Once you reach the base of the falls, there are side trails that will also lead you up behind the falls for a mistier approach. The park allows camping and was a great stopover on our way out of town.

The next day we made our way out of Colorado, through Utah, and up into Wyoming. Ah, Wyoming. Wind, plains, and broken glass. The broken glass is so abundant we've concluded that it must be the state plant of Wyoming. That said, I'll take free camping where I can get it.

For those of you who don't know, in early fall 2017 Tim and I took a dog-free vacation and went up to the Tetons and Yellowstone. We did Yellowstone first and spent a few days searching for all the wildlife we could find in the quiet morning hours and shoving our way through hoards of tourists to see all the other attractions during the day. We enjoyed ourselves, in spite of the growing presence of wildfire smoke from the fires burning in Montana. Sadly, by the time we made it down to the Tetons, the smoke was so thick that the mountains were completely obscured. We ended up heading home early, rather disappointed.

Therefore, even though this was our second time in the park, it was our first time actually seeing the peaks. Consensus: They. Are. Awesome. So craggy and majestic.

Since we arrived on a Friday evening, all the campgrounds were full. Good thing we had an insider tip for a bit of boondocking in the Tetons! (Thanks, Shannon). We headed east from the Moulton Barn and discovered we certainly weren't the only ones in on the secret. Luckily, there was enough room to cozy on into a spot and settle in for the night, mountain view and all.

The next morning we nabbed a spot at Colter Bay Campground and spent the morning puttering around in the rain, crossing our fingers that the weather and haze would move out for our big hike the next day. In the afternoon we headed into Jackson Hole to check out the town and drop the dogs off for their overnight stay.

The next day we got lucky—most of the haze from this summer's fires moved out overnight and we took the first ferry out of Jenny lake around 7am to hike to Lake Solitude. Pro tip—they give a morning discount for paying in cash!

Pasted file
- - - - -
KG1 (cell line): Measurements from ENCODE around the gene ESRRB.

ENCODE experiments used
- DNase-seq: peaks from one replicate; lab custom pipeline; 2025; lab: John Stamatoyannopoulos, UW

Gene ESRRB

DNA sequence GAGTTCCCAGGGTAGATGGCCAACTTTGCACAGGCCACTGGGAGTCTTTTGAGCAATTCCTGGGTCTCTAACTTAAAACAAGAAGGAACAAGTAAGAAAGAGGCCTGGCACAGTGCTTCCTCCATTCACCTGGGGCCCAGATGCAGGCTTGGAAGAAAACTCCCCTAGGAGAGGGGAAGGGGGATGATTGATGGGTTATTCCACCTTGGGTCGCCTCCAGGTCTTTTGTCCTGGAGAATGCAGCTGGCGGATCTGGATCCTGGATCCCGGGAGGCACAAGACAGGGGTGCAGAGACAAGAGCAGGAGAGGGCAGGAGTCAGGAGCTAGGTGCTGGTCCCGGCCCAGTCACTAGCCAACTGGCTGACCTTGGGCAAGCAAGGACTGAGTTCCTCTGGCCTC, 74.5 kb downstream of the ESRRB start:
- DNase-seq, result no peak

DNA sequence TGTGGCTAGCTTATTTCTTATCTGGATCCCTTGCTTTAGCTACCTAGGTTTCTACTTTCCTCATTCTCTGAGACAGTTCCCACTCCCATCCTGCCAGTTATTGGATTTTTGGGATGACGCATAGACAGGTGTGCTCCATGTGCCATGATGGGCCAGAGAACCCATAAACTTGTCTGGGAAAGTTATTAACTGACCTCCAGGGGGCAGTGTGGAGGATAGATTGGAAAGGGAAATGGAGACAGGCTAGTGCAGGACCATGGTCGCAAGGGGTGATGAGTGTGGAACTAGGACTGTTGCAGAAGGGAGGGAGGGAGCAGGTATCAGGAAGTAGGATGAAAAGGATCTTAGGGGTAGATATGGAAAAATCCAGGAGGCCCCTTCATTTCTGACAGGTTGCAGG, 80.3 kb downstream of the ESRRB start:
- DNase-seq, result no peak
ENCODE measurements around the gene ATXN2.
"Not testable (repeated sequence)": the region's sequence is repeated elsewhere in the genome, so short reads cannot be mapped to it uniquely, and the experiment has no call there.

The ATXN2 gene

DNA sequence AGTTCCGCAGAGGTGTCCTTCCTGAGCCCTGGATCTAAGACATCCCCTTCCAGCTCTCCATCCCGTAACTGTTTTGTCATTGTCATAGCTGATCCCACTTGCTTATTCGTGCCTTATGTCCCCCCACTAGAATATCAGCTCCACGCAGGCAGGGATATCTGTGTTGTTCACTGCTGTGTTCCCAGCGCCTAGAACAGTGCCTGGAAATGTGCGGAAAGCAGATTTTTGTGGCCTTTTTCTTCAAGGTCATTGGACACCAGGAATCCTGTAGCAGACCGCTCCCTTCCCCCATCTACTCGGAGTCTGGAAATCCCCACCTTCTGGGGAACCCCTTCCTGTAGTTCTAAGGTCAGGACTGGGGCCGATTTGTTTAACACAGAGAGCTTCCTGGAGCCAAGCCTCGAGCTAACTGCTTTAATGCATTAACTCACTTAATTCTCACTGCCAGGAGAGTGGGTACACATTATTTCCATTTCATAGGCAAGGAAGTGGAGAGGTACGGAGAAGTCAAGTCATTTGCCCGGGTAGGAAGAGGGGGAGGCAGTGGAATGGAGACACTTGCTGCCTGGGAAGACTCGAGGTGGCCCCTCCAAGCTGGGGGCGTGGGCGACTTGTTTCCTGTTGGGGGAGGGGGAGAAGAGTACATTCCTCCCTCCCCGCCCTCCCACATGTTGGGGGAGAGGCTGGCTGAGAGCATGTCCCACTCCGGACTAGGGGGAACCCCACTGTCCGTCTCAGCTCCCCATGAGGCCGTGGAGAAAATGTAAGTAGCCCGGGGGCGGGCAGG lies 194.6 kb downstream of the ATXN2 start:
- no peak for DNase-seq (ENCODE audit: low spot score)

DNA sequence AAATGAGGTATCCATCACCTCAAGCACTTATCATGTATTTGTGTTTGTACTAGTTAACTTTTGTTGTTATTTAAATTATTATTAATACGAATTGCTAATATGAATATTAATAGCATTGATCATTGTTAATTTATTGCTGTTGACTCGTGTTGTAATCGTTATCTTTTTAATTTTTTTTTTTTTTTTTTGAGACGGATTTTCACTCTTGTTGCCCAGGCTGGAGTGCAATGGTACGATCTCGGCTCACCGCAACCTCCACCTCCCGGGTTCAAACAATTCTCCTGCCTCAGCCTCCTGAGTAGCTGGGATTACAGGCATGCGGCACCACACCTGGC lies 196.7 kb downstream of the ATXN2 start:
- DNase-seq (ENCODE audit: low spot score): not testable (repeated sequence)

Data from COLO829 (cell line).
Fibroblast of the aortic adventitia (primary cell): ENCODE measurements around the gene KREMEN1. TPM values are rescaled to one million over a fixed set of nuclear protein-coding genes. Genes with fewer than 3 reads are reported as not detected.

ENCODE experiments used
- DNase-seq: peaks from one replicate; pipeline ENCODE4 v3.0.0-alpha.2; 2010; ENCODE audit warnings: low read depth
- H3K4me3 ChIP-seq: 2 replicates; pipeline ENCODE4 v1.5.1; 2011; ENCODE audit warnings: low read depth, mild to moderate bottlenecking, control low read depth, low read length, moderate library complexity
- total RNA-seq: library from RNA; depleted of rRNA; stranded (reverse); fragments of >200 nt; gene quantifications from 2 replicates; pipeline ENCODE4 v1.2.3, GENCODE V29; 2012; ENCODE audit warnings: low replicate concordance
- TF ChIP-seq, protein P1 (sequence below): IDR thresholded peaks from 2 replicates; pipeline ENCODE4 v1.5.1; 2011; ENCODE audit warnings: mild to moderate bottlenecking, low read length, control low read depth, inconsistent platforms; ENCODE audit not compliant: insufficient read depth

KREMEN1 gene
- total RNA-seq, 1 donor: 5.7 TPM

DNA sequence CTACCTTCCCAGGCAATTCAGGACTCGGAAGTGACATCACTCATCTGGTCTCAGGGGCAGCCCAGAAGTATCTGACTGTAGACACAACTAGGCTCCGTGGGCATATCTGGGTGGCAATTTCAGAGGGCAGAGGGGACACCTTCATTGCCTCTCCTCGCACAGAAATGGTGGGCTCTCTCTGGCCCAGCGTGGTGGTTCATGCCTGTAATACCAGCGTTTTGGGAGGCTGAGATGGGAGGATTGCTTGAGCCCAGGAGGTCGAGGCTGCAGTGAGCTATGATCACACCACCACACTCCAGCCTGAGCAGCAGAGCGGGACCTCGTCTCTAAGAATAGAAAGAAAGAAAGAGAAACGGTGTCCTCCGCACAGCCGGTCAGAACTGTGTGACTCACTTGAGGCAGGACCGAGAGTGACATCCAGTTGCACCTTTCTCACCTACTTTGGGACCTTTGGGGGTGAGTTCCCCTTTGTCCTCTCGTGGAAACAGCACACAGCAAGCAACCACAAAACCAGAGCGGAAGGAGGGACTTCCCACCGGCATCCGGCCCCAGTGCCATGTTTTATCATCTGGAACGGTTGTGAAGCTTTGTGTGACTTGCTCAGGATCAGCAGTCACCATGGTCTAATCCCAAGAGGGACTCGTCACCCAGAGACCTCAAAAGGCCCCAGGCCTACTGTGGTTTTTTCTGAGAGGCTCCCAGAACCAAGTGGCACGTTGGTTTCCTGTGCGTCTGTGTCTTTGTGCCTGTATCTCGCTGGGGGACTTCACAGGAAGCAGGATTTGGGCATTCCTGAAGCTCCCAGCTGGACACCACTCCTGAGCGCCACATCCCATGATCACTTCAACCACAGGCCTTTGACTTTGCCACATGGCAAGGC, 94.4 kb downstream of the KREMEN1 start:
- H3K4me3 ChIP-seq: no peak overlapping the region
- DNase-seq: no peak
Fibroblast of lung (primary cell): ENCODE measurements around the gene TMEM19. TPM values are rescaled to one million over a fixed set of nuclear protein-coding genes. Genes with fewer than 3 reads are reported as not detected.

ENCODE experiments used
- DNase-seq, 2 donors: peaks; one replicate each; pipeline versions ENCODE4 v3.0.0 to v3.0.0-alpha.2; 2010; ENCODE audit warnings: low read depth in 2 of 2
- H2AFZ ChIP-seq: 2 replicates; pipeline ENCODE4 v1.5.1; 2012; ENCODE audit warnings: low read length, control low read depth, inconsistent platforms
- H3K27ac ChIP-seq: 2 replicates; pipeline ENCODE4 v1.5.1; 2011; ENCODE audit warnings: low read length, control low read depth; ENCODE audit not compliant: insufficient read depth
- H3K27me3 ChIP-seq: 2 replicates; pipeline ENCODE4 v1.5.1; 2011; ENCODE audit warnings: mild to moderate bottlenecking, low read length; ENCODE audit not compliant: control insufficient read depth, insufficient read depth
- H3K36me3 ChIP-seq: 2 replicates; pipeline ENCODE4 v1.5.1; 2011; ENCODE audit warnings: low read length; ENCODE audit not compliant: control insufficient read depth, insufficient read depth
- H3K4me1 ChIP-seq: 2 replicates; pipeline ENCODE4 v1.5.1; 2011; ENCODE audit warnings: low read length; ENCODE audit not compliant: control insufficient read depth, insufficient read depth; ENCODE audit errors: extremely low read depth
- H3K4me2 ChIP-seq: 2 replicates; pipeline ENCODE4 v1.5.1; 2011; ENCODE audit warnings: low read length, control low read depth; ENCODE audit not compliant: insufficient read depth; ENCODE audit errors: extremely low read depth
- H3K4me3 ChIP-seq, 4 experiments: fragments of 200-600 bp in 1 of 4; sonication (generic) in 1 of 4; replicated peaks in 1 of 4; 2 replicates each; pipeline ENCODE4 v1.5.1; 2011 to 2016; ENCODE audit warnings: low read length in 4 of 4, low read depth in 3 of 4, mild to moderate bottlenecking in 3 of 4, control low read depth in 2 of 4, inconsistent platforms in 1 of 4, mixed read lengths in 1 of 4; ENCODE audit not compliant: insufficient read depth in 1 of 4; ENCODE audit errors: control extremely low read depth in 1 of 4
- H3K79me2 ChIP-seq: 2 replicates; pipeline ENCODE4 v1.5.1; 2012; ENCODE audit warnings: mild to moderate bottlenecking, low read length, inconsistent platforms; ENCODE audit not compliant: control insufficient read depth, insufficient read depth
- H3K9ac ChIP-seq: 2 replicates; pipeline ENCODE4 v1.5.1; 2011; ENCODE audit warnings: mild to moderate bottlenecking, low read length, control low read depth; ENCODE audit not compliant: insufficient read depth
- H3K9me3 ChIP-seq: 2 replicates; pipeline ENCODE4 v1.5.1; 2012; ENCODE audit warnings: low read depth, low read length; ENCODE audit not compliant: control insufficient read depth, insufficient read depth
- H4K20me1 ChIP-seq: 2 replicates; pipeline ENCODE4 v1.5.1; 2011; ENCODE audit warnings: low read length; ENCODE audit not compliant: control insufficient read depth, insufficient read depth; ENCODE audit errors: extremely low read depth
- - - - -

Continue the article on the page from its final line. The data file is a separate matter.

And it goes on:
The trail up through Cascade Canyon to Lake Solitude is about 15 miles and just over 2,600 feet of elevation gain. It was our longest hike to date, and by far the best. It was worth every step, including the ones I felt for days to follow. I cannot stress enough how amazing this hike is. As you hike along the river on the way up you keep thinking “This is a really nice hike.” Then, you reach a certain point, turn around and realize... “This is most amazing vista I've ever seen.”

It's like every time we turned a corner the views were more spectacular.

The trail leads up through fields of wildflowers and cascades and ends with a glacial lake and stunning views. And marmots. All the marmots.

And impromptu snowball fights. :)

The view at the top was just spectacular. The lake is entirely fed by the snow melt, as evidenced by the melting snow fields dotting the valley. It was the perfect place to lay back, close your eyes, and listen to the sounds of nature.

Tim though, is apparently into cryotherapy, and decided to take a wee plunge into the lake. Twice, since the first time I didn't focus the shot correctly :)

Best part of the hike back down, a new set of views. We exchanged what was in front of us for what was behind us and it was no less breathtaking, perhaps more so.



On our way down we decided that our hike would only be made better if we were able to see a bear. We've been lucky enough to see a lot of the other big game animals, but the bear was still eluding us. About two thirds of our way down the mountain we came around a bend and BAM!